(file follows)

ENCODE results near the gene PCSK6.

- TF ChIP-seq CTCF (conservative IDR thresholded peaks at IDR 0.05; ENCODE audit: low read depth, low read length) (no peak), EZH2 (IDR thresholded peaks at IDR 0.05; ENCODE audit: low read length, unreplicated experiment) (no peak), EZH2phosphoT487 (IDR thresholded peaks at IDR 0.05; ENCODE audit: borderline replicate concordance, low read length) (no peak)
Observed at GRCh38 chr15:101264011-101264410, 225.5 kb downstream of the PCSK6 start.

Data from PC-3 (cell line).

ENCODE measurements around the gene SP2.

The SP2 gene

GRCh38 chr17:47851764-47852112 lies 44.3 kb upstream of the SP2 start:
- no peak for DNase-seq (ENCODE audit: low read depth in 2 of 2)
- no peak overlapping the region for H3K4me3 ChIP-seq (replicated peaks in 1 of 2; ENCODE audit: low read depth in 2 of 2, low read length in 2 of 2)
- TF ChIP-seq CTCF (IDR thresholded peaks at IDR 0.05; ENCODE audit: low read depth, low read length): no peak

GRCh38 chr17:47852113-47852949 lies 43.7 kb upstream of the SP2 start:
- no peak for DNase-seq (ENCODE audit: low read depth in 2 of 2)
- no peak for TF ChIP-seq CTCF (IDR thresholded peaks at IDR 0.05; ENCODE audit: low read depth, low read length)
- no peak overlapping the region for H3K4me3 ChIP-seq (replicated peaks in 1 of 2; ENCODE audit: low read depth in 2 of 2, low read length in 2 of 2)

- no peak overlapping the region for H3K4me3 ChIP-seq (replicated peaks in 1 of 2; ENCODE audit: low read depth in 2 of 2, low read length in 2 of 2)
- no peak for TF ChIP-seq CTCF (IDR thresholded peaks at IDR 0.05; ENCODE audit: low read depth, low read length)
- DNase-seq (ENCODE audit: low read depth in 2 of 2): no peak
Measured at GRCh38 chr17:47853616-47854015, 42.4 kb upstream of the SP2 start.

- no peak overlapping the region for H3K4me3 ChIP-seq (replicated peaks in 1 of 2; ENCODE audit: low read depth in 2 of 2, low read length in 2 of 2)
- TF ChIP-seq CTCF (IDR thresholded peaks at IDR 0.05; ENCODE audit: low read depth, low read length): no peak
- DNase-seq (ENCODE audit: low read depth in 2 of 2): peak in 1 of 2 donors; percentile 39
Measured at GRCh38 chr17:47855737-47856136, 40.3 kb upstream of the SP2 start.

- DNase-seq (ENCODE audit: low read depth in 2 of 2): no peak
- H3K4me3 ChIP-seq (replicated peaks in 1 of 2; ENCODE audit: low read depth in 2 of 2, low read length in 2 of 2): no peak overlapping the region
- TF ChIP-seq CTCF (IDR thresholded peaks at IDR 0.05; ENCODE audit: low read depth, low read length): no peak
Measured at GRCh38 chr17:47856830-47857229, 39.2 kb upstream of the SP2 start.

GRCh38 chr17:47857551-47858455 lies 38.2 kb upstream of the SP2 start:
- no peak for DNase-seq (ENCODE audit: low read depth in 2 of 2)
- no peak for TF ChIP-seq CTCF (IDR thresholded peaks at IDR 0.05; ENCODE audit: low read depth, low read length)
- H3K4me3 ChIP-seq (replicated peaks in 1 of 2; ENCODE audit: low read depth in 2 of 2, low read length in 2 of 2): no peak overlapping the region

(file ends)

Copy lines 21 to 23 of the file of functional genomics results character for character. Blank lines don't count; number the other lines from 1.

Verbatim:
- DNase-seq (ENCODE audit: low read depth in 2 of 2): peak in 1 of 2 donors; percentile 39
Measured at GRCh38 chr17:47855737-47856136, 40.3 kb upstream of the SP2 start.

- DNase-seq (ENCODE audit: low read depth in 2 of 2): no peak